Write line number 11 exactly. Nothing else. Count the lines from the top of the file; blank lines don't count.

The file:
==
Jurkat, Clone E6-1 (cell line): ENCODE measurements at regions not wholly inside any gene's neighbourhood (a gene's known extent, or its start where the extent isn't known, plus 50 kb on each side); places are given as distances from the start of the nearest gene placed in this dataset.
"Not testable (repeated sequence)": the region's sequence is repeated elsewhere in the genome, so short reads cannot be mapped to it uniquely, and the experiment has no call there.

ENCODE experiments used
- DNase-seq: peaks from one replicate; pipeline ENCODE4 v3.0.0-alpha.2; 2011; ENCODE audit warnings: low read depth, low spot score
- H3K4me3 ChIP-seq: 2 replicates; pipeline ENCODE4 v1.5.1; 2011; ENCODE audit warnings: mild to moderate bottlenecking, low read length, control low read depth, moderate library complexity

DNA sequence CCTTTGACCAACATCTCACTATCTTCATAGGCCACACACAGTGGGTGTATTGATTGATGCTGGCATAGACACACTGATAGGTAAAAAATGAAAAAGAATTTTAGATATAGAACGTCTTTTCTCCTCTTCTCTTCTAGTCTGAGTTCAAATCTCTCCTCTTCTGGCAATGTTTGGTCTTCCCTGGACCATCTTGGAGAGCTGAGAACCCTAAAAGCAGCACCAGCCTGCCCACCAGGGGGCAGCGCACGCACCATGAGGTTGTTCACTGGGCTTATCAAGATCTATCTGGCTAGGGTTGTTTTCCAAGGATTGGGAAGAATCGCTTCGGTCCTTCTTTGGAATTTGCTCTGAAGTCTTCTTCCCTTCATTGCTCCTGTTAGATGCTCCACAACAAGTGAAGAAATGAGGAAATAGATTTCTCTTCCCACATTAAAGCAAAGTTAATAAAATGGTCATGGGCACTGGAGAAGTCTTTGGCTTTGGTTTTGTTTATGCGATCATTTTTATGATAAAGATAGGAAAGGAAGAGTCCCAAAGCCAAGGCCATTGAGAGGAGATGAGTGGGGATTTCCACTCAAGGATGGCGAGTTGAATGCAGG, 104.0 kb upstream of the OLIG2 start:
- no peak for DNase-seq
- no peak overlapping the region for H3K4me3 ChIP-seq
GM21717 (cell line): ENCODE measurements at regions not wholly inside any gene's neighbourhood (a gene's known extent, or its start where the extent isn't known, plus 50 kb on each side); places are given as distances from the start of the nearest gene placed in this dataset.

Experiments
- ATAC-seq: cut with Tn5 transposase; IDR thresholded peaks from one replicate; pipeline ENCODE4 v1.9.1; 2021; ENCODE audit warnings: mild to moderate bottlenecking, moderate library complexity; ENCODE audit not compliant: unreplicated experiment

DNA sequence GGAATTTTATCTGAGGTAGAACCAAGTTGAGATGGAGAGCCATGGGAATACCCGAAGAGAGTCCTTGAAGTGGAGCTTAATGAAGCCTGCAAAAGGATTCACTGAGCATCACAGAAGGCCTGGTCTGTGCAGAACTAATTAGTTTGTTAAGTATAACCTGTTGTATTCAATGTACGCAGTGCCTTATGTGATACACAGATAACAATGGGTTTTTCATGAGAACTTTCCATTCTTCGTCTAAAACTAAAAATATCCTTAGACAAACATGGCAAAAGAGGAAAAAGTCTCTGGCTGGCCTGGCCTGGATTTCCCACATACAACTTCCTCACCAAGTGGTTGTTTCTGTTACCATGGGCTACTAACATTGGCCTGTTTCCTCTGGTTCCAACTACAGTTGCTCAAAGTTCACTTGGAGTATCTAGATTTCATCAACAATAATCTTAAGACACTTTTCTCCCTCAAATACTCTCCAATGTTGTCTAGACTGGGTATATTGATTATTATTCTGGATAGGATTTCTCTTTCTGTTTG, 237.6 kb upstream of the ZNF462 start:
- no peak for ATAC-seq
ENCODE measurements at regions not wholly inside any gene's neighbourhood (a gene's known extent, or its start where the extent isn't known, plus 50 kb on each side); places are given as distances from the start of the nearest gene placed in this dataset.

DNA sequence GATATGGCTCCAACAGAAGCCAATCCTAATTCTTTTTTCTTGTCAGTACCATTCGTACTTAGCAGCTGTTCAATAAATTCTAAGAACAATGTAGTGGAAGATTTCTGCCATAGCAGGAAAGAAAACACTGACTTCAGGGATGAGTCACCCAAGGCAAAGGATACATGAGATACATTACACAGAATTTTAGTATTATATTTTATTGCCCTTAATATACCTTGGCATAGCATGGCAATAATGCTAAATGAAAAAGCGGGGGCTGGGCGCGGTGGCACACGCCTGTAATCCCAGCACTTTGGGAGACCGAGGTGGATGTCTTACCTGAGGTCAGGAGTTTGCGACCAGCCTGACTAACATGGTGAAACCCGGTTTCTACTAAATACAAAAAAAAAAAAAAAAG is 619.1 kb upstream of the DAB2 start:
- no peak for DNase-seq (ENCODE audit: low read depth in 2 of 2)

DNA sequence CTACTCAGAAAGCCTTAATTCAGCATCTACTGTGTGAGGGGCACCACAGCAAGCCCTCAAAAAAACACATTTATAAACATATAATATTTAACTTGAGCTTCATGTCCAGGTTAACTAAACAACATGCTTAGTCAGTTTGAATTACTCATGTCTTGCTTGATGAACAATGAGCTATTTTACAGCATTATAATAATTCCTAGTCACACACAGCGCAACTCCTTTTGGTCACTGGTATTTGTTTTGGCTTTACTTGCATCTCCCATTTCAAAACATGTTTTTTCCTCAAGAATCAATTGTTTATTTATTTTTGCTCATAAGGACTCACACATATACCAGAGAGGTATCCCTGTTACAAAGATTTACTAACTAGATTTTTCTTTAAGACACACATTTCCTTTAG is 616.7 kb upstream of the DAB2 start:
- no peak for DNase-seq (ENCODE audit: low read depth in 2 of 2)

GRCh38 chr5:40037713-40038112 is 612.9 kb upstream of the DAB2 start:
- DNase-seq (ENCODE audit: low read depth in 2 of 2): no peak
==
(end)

- ATAC-seq: cut with Tn5 transposase; IDR thresholded peaks from one replicate; pipeline ENCODE4 v1.9.1; 2021; ENCODE audit warnings: mild to moderate bottlenecking, moderate library complexity; ENCODE audit not compliant: unreplicated experiment